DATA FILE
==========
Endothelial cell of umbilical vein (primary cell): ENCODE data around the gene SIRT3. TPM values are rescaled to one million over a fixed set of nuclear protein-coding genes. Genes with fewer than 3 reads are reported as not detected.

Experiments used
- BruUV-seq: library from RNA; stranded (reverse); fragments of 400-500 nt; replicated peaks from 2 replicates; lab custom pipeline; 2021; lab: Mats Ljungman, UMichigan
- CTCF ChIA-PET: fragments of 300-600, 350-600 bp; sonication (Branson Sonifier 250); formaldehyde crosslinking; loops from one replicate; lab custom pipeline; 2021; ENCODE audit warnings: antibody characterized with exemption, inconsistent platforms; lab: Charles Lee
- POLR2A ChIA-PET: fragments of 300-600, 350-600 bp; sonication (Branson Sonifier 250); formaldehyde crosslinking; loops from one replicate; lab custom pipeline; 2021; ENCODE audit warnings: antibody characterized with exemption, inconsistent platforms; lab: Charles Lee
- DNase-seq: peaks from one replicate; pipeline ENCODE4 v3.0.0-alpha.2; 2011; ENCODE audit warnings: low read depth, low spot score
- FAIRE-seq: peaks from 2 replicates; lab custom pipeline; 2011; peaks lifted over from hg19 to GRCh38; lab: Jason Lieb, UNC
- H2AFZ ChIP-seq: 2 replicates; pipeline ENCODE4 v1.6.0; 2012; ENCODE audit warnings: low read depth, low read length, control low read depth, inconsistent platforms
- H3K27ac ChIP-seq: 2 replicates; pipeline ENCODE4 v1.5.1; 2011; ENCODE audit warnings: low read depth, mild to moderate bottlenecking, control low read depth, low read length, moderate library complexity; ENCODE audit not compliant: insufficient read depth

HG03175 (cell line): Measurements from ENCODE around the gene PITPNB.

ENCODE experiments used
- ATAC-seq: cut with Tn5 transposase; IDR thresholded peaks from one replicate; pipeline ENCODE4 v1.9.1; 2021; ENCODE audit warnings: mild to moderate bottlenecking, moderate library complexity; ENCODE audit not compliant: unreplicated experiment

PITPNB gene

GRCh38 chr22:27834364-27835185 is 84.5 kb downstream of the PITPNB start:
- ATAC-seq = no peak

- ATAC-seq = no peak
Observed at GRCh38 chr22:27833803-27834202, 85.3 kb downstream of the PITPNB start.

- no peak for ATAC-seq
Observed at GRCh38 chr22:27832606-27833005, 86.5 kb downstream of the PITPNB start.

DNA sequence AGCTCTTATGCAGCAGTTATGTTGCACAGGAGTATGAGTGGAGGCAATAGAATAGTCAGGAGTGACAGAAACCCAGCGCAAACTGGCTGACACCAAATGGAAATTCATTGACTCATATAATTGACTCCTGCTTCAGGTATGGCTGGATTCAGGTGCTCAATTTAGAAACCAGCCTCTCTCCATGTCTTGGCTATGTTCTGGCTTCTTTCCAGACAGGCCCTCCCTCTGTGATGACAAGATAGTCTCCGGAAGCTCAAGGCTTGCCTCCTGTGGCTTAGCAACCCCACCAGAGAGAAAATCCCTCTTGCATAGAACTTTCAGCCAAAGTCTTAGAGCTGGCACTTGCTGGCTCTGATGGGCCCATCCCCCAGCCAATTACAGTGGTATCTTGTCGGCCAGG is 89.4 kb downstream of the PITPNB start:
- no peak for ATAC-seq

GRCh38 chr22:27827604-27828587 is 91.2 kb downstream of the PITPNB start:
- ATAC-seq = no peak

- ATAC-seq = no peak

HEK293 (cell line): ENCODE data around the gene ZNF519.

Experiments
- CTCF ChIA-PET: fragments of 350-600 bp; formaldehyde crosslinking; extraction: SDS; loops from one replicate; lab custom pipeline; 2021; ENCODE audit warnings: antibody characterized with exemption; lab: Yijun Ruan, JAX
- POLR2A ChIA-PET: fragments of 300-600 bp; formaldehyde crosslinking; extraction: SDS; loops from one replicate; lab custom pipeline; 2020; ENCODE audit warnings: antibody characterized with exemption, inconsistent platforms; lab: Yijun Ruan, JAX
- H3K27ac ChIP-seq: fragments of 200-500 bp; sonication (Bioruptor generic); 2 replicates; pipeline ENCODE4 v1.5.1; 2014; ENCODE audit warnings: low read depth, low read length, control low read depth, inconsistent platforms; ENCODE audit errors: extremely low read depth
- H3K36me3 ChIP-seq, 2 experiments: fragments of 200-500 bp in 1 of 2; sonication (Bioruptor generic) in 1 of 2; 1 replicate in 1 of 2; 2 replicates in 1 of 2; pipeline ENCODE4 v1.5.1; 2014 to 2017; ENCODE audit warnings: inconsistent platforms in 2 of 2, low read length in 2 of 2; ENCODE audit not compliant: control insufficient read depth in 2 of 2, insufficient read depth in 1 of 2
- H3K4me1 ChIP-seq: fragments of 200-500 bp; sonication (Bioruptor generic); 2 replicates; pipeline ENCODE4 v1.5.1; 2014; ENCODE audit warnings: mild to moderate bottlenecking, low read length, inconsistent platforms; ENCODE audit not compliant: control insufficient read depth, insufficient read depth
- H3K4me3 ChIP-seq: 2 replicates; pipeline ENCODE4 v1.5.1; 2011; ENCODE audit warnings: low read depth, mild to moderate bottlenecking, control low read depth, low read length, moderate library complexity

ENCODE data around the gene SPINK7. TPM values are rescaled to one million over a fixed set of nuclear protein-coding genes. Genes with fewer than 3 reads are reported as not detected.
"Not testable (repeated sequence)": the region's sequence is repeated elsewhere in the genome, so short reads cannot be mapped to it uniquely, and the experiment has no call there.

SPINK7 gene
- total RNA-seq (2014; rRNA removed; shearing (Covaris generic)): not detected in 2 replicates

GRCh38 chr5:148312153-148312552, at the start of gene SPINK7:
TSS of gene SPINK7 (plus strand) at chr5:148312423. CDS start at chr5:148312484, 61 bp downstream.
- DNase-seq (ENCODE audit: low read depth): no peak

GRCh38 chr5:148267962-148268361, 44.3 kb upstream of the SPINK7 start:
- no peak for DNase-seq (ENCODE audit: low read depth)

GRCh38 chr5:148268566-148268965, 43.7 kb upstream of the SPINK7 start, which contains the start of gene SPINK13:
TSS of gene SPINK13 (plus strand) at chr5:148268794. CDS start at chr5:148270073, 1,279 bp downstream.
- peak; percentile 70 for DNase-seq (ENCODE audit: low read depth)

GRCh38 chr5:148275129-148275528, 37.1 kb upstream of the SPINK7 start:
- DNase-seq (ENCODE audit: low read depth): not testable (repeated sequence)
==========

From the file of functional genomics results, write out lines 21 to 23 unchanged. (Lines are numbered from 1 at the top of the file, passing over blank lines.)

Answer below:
- no peak for ATAC-seq

GRCh38 chr22:27827604-27828587 is 91.2 kb downstream of the PITPNB start:
- ATAC-seq = no peak